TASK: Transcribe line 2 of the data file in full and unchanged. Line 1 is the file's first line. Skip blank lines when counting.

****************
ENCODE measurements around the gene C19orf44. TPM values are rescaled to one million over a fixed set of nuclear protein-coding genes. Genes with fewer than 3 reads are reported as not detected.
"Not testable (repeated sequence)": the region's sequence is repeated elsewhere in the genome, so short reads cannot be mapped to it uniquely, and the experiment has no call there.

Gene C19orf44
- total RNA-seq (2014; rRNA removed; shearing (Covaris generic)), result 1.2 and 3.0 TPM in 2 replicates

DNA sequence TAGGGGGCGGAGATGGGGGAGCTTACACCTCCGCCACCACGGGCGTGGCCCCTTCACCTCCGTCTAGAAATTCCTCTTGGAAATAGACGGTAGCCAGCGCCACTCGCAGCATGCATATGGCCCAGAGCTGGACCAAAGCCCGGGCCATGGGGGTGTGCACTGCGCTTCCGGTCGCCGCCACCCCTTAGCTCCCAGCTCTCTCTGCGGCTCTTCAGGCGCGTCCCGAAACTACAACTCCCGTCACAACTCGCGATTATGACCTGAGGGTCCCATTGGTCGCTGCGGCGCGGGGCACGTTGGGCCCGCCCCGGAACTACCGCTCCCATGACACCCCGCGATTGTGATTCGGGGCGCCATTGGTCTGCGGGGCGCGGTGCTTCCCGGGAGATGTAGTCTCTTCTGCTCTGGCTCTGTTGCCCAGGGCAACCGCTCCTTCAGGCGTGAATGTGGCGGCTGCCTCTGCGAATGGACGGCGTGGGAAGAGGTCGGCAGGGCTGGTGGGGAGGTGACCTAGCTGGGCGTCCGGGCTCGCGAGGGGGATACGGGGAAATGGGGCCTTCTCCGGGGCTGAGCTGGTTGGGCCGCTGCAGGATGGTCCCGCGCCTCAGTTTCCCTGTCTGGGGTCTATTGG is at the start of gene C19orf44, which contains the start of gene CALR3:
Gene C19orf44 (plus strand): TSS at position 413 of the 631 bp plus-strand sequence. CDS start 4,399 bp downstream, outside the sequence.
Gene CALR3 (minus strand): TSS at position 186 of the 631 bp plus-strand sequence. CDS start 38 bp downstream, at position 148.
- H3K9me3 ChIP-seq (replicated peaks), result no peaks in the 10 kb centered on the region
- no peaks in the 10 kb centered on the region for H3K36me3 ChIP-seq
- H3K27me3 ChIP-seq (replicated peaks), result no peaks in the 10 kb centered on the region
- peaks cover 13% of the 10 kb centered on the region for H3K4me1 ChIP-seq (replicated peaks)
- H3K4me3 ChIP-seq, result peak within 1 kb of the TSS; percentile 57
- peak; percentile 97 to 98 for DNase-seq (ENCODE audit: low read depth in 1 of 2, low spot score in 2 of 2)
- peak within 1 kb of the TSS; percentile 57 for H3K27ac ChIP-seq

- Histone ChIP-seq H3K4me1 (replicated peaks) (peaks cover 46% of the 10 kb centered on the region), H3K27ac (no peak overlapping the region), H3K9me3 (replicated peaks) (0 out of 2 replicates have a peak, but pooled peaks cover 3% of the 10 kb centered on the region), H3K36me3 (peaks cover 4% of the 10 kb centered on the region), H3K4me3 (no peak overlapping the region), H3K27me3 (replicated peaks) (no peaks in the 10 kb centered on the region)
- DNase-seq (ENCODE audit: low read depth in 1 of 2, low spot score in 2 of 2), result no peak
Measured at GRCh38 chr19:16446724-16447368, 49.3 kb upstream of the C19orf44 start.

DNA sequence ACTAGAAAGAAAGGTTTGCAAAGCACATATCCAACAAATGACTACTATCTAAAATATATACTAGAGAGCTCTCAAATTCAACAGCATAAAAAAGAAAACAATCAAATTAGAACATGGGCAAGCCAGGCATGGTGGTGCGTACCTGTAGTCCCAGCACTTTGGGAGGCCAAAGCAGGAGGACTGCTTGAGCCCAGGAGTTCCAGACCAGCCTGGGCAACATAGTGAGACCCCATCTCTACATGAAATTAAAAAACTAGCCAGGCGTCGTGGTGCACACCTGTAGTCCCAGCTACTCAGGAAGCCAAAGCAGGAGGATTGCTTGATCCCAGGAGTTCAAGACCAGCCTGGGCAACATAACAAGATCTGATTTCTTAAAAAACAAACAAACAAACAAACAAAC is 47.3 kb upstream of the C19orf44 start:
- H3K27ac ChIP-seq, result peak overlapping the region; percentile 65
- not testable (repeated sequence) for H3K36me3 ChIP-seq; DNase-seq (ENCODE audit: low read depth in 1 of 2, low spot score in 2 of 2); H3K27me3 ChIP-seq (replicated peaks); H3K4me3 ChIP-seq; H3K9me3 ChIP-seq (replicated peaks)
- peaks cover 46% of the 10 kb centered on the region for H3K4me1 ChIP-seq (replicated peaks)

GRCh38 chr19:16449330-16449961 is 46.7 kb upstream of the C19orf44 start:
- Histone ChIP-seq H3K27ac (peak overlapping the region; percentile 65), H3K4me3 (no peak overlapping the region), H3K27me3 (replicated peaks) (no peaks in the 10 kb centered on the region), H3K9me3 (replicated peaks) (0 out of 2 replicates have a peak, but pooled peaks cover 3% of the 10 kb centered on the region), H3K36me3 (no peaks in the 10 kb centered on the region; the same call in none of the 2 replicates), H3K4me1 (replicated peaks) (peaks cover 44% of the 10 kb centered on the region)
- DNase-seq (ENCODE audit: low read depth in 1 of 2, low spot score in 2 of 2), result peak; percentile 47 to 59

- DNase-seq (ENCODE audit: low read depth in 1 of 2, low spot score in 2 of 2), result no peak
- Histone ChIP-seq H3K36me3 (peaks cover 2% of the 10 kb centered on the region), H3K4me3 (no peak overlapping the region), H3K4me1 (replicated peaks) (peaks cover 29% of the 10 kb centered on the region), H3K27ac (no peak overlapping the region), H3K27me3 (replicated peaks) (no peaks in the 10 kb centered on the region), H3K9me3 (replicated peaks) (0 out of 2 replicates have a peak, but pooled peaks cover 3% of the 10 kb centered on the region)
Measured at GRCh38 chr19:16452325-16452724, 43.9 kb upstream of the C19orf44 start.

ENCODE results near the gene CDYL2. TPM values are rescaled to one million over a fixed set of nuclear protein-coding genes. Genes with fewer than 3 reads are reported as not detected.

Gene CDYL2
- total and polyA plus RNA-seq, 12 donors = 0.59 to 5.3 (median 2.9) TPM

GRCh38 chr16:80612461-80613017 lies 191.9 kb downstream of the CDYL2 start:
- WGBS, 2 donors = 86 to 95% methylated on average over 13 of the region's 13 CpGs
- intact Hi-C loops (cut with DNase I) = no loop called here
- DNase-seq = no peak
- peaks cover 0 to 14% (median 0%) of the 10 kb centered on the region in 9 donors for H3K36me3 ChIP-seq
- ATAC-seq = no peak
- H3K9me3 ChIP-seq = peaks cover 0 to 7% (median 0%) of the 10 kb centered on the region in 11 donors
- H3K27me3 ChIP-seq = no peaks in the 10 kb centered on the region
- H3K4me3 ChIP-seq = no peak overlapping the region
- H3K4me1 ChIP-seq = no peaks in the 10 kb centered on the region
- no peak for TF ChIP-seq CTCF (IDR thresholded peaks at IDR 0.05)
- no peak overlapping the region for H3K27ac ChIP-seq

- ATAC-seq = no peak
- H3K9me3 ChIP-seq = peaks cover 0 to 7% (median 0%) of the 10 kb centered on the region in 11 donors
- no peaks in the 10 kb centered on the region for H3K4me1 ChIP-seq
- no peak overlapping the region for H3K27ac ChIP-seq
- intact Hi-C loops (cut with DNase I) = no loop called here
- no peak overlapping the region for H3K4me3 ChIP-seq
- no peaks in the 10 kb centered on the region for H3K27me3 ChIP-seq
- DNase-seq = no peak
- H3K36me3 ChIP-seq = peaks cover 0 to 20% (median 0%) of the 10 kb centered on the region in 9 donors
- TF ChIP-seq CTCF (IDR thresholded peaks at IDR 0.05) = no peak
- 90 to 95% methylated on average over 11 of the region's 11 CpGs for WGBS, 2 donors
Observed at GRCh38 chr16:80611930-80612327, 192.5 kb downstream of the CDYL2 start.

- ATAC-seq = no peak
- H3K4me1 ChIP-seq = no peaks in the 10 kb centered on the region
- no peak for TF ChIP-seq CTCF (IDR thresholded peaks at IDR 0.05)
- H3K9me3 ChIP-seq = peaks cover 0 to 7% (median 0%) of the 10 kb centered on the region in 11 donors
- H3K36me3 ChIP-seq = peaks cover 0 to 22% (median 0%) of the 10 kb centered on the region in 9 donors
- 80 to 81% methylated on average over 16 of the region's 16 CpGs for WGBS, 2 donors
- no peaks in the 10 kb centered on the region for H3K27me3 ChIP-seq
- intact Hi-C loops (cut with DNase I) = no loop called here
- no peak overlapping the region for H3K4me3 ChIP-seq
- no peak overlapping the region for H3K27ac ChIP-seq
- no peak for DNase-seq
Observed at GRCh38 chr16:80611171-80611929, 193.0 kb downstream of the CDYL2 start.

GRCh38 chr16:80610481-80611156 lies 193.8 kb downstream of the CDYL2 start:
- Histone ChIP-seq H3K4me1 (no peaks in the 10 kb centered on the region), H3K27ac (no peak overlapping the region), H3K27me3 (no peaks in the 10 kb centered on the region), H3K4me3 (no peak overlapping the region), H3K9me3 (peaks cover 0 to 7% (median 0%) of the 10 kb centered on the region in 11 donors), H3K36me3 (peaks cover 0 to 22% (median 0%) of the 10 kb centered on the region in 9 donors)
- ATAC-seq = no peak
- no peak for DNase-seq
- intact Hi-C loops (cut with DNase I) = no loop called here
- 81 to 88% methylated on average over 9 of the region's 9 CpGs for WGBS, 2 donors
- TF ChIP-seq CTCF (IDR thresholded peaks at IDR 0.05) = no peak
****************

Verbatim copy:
"Not testable (repeated sequence)": the region's sequence is repeated elsewhere in the genome, so short reads cannot be mapped to it uniquely, and the experiment has no call there.